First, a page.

Whetting the Appetite: "Hall of Secrets"

Hello there! It's wonderful to meet you all. I hope that you enjoy my reviews and find them helpful for those of you looking for a great new read. I have a mixed bag, as I read a variety of different genres. My first love was fantasy, but over the years I have broadened my horizons and discovered a passion for historical fiction, enjoyment in a nice juicy mystery, delight over a fairytale retelling, the rush of a staunch thriller, and so on. I am honest with my reviews, casting light on parts of a story that I feel fall short or are poorly executed. There is almost always something that I can find to enjoy, however, so you will usually find something positive even in a low-opinion review. We'll start off this week with a book that I can recommend highly:

During the holidays I was given an ARC for an author I'd never heard of before, Cate Campbell. The book won't be out until later this year, but this will be a little something to whet your appetite! Hall of Secrets is the second book in her series about a well-to-do, progressive family in 1920's Seattle. True to the current fad for all things Roaring 20's Campbell infuses her story with the color and verve of the era. Drama from the previous book, Benedict Hall, carries over and sets the stage for a reckoning that will have lasting repercussions for the leading lady, Margot, and the entire Benedict family...


The 20s: America between the wars, bobbed hair and shorter skirts, the glory of flight, and women in the work force. This time period has always held the glamor of a free society and easy living ... but it wasn't as free or as easy as is often supposed. "Hall of Secrets" portrays part of the tumultuous transitional period between the sovereignty of the old order and an age more and more recognizable to us.

The Seattle Benedicts are the kind of ritzy, wealthy clan which dominated society until the Great War shattered the system. Now they are facing this new era of class ambiguity, and thanks to a forward-thinking father and son team heading the family business and a daughter having faced down the old barriers of the male-dominated medical profession in order to earn her place as a leading physician, the Benedicts of Benedict Hall are going strong.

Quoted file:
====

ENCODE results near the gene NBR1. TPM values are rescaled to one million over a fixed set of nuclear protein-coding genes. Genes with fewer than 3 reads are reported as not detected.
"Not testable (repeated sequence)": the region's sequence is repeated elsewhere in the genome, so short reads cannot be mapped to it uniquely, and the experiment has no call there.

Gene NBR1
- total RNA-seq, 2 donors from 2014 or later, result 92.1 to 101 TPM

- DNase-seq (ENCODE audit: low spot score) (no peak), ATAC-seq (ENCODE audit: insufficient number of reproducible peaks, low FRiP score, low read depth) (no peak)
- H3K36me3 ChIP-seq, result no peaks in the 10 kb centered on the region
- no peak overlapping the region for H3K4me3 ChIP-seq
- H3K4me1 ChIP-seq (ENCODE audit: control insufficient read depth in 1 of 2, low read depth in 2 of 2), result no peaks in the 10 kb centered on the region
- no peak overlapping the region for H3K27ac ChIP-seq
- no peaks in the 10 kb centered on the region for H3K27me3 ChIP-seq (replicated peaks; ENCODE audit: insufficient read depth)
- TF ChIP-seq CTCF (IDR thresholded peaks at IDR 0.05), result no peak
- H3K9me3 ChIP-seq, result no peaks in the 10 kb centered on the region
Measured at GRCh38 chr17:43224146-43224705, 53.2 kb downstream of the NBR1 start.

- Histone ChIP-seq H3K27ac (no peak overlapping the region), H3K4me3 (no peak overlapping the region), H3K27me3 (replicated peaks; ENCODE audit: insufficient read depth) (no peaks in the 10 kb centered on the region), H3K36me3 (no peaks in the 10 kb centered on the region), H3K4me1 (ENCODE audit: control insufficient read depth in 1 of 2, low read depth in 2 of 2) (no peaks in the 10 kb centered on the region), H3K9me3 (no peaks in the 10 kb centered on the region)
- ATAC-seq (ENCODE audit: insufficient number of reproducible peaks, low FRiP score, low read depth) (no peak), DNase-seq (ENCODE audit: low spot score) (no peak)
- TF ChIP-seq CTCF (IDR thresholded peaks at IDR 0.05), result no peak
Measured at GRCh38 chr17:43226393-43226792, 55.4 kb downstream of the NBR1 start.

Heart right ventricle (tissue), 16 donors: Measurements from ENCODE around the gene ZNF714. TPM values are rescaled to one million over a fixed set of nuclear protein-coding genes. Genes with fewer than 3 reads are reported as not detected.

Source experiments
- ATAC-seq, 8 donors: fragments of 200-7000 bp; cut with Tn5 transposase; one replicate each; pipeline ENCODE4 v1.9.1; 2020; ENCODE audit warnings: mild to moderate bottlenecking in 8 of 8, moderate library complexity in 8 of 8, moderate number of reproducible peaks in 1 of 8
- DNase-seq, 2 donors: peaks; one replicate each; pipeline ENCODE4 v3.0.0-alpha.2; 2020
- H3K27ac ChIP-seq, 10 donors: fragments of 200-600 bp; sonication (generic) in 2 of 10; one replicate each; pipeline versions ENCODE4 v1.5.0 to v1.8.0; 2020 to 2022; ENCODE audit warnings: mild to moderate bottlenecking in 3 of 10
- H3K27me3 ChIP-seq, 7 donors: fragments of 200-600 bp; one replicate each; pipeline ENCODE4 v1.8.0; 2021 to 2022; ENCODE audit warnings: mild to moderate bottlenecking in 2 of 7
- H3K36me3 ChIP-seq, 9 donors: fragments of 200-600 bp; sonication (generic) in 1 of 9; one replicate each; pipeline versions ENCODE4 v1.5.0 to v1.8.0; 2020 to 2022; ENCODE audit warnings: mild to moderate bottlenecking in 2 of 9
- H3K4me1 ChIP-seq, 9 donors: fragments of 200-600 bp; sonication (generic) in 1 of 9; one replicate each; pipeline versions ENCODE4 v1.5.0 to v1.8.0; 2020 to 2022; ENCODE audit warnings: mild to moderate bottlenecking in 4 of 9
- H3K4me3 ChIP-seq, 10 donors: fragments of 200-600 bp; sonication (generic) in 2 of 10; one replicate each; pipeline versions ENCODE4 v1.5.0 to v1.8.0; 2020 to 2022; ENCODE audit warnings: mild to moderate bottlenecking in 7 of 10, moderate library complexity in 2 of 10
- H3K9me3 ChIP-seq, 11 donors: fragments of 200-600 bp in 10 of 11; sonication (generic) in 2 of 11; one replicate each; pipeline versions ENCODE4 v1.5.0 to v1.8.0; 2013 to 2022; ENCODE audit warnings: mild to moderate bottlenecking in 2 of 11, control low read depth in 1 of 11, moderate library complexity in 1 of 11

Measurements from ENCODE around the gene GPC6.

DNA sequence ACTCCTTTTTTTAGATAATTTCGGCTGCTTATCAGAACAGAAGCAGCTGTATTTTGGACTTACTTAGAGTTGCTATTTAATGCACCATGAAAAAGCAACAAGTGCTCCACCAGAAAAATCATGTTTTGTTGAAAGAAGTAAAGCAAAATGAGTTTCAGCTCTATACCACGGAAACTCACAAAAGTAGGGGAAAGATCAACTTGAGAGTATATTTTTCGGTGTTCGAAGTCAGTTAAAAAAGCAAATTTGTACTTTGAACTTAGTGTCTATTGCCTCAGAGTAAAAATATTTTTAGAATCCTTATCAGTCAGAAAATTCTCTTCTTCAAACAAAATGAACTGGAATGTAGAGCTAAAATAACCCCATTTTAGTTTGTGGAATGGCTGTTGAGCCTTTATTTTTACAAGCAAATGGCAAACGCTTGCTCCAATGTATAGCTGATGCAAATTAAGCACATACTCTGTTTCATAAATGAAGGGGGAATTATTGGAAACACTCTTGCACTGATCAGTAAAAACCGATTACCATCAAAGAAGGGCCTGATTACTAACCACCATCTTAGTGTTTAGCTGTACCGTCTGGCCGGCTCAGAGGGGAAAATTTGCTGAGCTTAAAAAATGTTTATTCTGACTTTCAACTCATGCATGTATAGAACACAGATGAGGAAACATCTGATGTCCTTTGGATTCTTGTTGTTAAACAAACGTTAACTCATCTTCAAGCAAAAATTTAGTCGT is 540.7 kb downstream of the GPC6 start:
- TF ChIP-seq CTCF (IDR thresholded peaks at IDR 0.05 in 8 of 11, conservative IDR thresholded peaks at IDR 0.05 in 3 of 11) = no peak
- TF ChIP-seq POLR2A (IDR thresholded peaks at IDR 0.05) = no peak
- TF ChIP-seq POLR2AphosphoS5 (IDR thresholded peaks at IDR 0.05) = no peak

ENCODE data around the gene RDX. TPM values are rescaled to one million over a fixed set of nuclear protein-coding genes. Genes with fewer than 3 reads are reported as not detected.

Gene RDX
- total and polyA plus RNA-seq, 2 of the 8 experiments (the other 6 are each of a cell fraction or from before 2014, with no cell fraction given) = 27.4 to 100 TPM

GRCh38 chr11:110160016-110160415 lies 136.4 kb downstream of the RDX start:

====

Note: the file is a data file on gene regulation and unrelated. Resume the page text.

The San Fransisco Benedicts, on the other hand, are foundering. With parents stuck firmly in the ideals of the 18th Century, Allison Benedict is sent to her Seattle relations in disgrace when a night of fun and youthful frivolity brands her as ruined in the eyes of her mother and father. Never having known what love and affection really are, it is difficult for the young debutante to place her trust in her cousins. But Cousin Margot -- independent and college educated -- sparks an interest in Allison whose own father insists that higher education is wasted on girls. Befriending her relations is the hardest choice Allison will make, and your heart breaks for a girl so torn and twisted up by the mistreatment and manipulation of unfeeling parents.

Beneath the surface, this book is an exploration of the mores of 1920s Seattle society. It brilliantly remains true to the harsh and uncaring truths of some of the more sordid facts of the culture, though offers the hope of progress which Margot and her family are striving for. The issues of racial prejudice, contraception/family planning, women in formerly male-dominated roles, family relations, and the first whispers of what would be known as the Great Depression all come into play through the course of the story. It is all very well researched and masterfully presented!

The only issue I had was that at about 3/4 of the way through it seemed as though there were some scenes which should have been ordered differently. It forced the story to "fast forward" and "rewind" in the plot's timeline very noticeably, where it hadn't up until that point.

Excellent storytelling and strong characterization. Margot and Frank stuck to their guns, but found a happy middle ground to form a foundation on. I was very proud of them! Bravo!
Thank you to Kensington Books and NetGalley.com for an ARC of this book!



Check out this review and more at girlwithagoodbook.blogspot.com